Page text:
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Monthly Archives: October 2011
There are some excellent questions raised in this movie.
Many protesters in the Occupy Wall Street movement have roundly denounced any and all forms of capitalism as the source of all our present ills. That’s one of the reasons they chose Wall Street as the place to make their angst known.
But while they march and chant and propose lists of endless demands I can’t help but wonder, are those who are so outraged clear on who their enemy really is?
Its the wedding of a select few corporations to the government combined with a lack of accountability that is the problem. The father of capitalism, Adam Smith, was opposed to the notion of joint-stock companies which enjoy limited liability, enforced by the state (ie. the East India Company) for many of the reasons the Occupy Wall Street protesters are now upset. He didn’t believe corporations should be considered legal entities in themselves (from which we get the modern view that corporations are persons). And he was opposed to the separation of ownership and management which he rightly predicted would end up harming both the owners and managers.
So who was for this joint-stock system which has blossomed into what we have today?
Many of the Occupy Wall Street movement are openly sympathetic to socialistic notions. What those protesters likely fail to understand is that the same movement which supported socialistic economic policies also supported joint-stock companies because they believed that by allowing the common man to own stock he would have a better chance to become wealthy but in order to encourage the common man to take such a risk his liability needed to be limited. And Smith, among others, accurately predicted the problems that limited liability would produce. Its really not fair to place all the blame on CEOs for accepting golden parachutes when the real problem is that such a disconnected ownership structure provides the perfect environment in which to draft such contracts.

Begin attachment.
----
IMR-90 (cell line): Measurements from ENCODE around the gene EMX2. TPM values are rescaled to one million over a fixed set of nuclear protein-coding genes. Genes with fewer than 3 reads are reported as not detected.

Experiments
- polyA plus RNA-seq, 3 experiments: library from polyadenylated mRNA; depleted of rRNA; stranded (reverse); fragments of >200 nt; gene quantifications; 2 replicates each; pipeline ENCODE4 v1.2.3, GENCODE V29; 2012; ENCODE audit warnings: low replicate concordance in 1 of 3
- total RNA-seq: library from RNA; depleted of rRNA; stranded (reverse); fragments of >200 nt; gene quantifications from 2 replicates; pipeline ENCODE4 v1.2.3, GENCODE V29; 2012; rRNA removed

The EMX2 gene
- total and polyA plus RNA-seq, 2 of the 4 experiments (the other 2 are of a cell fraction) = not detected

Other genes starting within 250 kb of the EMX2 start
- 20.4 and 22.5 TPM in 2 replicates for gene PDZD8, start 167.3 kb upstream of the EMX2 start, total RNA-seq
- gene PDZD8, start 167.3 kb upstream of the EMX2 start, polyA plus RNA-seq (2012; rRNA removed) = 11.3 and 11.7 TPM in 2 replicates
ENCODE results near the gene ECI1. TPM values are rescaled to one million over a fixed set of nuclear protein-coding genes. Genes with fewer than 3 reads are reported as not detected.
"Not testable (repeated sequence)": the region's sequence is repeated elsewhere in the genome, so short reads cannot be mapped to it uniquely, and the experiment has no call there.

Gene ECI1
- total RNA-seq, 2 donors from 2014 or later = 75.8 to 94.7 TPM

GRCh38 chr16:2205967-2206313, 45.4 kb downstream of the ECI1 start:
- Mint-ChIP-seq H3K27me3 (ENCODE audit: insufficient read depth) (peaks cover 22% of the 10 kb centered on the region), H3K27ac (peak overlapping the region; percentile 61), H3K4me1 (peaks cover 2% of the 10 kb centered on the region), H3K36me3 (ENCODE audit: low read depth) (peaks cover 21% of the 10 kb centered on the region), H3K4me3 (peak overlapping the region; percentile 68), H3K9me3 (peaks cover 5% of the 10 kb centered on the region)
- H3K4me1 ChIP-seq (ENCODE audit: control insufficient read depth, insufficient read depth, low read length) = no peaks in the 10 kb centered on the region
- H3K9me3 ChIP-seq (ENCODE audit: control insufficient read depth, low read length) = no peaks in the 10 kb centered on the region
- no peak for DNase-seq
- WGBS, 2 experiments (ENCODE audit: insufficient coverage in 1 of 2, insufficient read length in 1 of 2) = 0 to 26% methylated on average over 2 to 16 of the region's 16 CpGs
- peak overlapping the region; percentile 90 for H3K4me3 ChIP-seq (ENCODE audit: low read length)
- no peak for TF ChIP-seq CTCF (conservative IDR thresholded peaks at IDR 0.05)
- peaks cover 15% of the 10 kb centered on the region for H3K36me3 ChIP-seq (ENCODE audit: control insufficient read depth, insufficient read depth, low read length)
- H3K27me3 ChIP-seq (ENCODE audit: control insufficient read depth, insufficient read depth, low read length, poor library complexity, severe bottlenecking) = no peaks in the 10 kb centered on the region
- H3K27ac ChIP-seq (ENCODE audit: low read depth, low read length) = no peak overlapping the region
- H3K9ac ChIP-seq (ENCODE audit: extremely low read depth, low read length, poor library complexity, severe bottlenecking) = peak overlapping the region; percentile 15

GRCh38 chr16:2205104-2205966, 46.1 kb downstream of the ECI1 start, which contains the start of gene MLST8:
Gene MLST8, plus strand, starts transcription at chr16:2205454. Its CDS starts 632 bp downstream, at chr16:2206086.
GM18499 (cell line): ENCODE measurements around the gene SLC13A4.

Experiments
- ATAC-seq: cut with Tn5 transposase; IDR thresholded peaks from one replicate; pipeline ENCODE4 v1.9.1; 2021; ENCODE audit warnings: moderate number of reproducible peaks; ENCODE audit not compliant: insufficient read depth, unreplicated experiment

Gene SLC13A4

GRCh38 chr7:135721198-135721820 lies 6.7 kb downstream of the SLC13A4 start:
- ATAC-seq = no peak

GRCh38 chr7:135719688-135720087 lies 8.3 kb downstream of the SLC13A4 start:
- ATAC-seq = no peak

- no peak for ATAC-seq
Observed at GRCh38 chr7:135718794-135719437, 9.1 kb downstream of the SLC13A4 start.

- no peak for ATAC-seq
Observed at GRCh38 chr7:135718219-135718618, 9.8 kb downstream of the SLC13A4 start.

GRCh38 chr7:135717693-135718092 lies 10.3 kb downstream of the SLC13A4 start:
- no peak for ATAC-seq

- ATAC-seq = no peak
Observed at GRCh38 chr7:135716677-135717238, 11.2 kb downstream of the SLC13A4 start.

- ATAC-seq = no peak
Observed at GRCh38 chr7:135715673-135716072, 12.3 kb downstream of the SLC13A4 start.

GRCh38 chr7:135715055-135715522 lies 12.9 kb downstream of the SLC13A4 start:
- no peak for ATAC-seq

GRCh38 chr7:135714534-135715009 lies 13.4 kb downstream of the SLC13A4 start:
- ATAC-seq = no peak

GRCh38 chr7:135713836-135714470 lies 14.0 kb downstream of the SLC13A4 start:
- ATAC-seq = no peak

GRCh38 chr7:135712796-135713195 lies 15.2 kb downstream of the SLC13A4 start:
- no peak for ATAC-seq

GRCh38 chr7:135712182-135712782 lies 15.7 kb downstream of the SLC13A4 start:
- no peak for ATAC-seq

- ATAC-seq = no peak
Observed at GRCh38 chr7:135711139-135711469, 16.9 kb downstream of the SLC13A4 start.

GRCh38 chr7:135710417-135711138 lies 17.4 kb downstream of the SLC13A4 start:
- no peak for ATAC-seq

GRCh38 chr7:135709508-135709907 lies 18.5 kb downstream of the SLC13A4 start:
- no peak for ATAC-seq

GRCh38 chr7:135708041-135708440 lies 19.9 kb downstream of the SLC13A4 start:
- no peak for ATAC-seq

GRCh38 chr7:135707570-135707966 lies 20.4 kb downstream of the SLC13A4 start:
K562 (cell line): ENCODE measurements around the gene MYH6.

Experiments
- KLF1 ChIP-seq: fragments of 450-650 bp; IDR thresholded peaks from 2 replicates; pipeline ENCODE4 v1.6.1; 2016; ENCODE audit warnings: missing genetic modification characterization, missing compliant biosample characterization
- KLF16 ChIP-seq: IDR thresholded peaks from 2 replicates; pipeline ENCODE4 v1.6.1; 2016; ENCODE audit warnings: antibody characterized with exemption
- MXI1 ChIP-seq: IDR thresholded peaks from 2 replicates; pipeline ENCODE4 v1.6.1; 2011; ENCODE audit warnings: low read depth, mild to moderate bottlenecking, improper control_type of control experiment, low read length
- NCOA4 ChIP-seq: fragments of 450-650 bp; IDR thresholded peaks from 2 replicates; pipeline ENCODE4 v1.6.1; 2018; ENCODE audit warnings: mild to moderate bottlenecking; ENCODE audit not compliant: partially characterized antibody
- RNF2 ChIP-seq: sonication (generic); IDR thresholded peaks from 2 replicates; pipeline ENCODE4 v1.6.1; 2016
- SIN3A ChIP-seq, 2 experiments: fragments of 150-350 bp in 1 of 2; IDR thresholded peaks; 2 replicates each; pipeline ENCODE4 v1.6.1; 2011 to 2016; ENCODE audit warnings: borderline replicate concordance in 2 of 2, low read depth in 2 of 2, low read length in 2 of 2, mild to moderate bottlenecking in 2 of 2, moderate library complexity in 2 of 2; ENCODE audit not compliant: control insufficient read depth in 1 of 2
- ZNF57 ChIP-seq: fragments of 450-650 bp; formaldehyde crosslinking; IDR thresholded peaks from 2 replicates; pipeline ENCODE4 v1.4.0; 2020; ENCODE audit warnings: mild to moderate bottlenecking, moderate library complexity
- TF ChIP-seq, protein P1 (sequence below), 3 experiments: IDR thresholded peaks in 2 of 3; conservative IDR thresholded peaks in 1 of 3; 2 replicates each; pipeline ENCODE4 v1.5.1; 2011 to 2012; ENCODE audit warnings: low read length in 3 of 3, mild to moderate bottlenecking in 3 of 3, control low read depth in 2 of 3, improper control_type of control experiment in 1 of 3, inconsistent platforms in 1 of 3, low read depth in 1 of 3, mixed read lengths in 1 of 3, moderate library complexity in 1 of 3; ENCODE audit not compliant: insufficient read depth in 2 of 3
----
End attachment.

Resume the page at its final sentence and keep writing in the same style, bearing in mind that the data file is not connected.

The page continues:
So if the protestors want to be consistent they need to read their history to understand that 1. capitalism is not their enemy nor the cause of the corruption they are rightly upset over and that 2. the fault does not lie solely with corporations in general (not all companies that are listed on the NASDAQ or the Dow Jones Industrial Index are evil) or even corrupt corporations but with the toxic mix of a select few corporations which enjoy government favor and protection.
What essentially needs to happen is for the Tea Party to mix their hatred of the government with the Occupy Wall Street’s hatred of corrupt businesses. I’m pretty sure the two would be pleasantly surprised at the result.
Here’s a funny video from 1949 on “What is a corporation?”